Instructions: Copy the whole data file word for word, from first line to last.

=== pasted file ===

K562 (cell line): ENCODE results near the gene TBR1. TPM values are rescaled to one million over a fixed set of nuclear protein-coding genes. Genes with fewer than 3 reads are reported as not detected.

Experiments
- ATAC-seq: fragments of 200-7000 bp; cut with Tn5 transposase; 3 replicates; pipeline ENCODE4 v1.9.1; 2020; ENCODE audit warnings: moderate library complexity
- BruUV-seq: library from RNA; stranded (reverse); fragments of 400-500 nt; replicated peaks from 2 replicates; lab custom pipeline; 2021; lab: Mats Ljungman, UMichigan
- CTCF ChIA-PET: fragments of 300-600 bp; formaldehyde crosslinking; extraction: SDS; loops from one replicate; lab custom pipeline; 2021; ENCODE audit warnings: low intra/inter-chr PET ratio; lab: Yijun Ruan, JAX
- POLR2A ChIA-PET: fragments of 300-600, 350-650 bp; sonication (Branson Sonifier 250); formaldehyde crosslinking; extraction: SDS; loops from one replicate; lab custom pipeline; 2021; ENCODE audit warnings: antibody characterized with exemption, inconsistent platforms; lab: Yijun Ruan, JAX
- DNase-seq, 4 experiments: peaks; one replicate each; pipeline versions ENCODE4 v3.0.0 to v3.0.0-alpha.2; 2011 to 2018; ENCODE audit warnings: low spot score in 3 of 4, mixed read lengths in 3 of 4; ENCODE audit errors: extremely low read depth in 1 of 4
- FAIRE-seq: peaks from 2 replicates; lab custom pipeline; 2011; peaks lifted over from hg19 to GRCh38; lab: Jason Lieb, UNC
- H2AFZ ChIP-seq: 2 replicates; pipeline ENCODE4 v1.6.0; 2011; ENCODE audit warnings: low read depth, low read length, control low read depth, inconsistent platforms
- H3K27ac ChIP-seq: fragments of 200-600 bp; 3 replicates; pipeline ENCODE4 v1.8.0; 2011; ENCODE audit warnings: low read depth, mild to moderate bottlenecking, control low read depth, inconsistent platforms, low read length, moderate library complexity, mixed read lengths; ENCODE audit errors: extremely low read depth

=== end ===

K562 (cell line): ENCODE results near the gene TBR1. TPM values are rescaled to one million over a fixed set of nuclear protein-coding genes. Genes with fewer than 3 reads are reported as not detected.

Experiments
- ATAC-seq: fragments of 200-7000 bp; cut with Tn5 transposase; 3 replicates; pipeline ENCODE4 v1.9.1; 2020; ENCODE audit warnings: moderate library complexity
- BruUV-seq: library from RNA; stranded (reverse); fragments of 400-500 nt; replicated peaks from 2 replicates; lab custom pipeline; 2021; lab: Mats Ljungman, UMichigan
- CTCF ChIA-PET: fragments of 300-600 bp; formaldehyde crosslinking; extraction: SDS; loops from one replicate; lab custom pipeline; 2021; ENCODE audit warnings: low intra/inter-chr PET ratio; lab: Yijun Ruan, JAX
- POLR2A ChIA-PET: fragments of 300-600, 350-650 bp; sonication (Branson Sonifier 250); formaldehyde crosslinking; extraction: SDS; loops from one replicate; lab custom pipeline; 2021; ENCODE audit warnings: antibody characterized with exemption, inconsistent platforms; lab: Yijun Ruan, JAX
- DNase-seq, 4 experiments: peaks; one replicate each; pipeline versions ENCODE4 v3.0.0 to v3.0.0-alpha.2; 2011 to 2018; ENCODE audit warnings: low spot score in 3 of 4, mixed read lengths in 3 of 4; ENCODE audit errors: extremely low read depth in 1 of 4
- FAIRE-seq: peaks from 2 replicates; lab custom pipeline; 2011; peaks lifted over from hg19 to GRCh38; lab: Jason Lieb, UNC
- H2AFZ ChIP-seq: 2 replicates; pipeline ENCODE4 v1.6.0; 2011; ENCODE audit warnings: low read depth, low read length, control low read depth, inconsistent platforms
- H3K27ac ChIP-seq: fragments of 200-600 bp; 3 replicates; pipeline ENCODE4 v1.8.0; 2011; ENCODE audit warnings: low read depth, mild to moderate bottlenecking, control low read depth, inconsistent platforms, low read length, moderate library complexity, mixed read lengths; ENCODE audit errors: extremely low read depth